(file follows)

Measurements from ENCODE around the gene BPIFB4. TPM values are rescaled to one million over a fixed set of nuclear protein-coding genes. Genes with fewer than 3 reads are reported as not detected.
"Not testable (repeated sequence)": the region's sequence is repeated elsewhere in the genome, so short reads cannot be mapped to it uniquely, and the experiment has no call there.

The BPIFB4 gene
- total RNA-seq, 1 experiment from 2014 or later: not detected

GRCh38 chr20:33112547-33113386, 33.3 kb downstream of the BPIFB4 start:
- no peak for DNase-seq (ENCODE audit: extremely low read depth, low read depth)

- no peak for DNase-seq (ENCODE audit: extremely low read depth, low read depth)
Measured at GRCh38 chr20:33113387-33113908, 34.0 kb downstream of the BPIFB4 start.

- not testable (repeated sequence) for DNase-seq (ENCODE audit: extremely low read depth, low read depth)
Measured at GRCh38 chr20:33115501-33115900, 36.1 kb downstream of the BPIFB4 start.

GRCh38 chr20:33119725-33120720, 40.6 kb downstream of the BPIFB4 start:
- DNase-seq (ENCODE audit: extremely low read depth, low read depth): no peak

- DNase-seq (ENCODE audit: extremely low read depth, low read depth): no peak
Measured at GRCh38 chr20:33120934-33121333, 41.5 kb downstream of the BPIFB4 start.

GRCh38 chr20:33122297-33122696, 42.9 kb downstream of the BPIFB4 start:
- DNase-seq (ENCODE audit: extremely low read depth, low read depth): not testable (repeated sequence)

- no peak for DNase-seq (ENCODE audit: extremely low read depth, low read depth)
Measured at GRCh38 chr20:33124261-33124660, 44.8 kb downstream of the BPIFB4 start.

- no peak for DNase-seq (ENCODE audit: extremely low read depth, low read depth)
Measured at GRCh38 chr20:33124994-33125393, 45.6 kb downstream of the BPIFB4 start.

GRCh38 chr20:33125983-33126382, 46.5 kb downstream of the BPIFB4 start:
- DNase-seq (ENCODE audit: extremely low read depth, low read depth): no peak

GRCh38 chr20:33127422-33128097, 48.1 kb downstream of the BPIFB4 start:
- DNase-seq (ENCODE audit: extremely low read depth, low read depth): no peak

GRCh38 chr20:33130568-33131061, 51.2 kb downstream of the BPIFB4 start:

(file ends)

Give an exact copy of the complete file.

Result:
Measurements from ENCODE around the gene BPIFB4. TPM values are rescaled to one million over a fixed set of nuclear protein-coding genes. Genes with fewer than 3 reads are reported as not detected.
"Not testable (repeated sequence)": the region's sequence is repeated elsewhere in the genome, so short reads cannot be mapped to it uniquely, and the experiment has no call there.

The BPIFB4 gene
- total RNA-seq, 1 experiment from 2014 or later: not detected

GRCh38 chr20:33112547-33113386, 33.3 kb downstream of the BPIFB4 start:
- no peak for DNase-seq (ENCODE audit: extremely low read depth, low read depth)

- no peak for DNase-seq (ENCODE audit: extremely low read depth, low read depth)
Measured at GRCh38 chr20:33113387-33113908, 34.0 kb downstream of the BPIFB4 start.

- not testable (repeated sequence) for DNase-seq (ENCODE audit: extremely low read depth, low read depth)
Measured at GRCh38 chr20:33115501-33115900, 36.1 kb downstream of the BPIFB4 start.

GRCh38 chr20:33119725-33120720, 40.6 kb downstream of the BPIFB4 start:
- DNase-seq (ENCODE audit: extremely low read depth, low read depth): no peak

- DNase-seq (ENCODE audit: extremely low read depth, low read depth): no peak
Measured at GRCh38 chr20:33120934-33121333, 41.5 kb downstream of the BPIFB4 start.

GRCh38 chr20:33122297-33122696, 42.9 kb downstream of the BPIFB4 start:
- DNase-seq (ENCODE audit: extremely low read depth, low read depth): not testable (repeated sequence)

- no peak for DNase-seq (ENCODE audit: extremely low read depth, low read depth)
Measured at GRCh38 chr20:33124261-33124660, 44.8 kb downstream of the BPIFB4 start.

- no peak for DNase-seq (ENCODE audit: extremely low read depth, low read depth)
Measured at GRCh38 chr20:33124994-33125393, 45.6 kb downstream of the BPIFB4 start.

GRCh38 chr20:33125983-33126382, 46.5 kb downstream of the BPIFB4 start:
- DNase-seq (ENCODE audit: extremely low read depth, low read depth): no peak

GRCh38 chr20:33127422-33128097, 48.1 kb downstream of the BPIFB4 start:
- DNase-seq (ENCODE audit: extremely low read depth, low read depth): no peak

GRCh38 chr20:33130568-33131061, 51.2 kb downstream of the BPIFB4 start: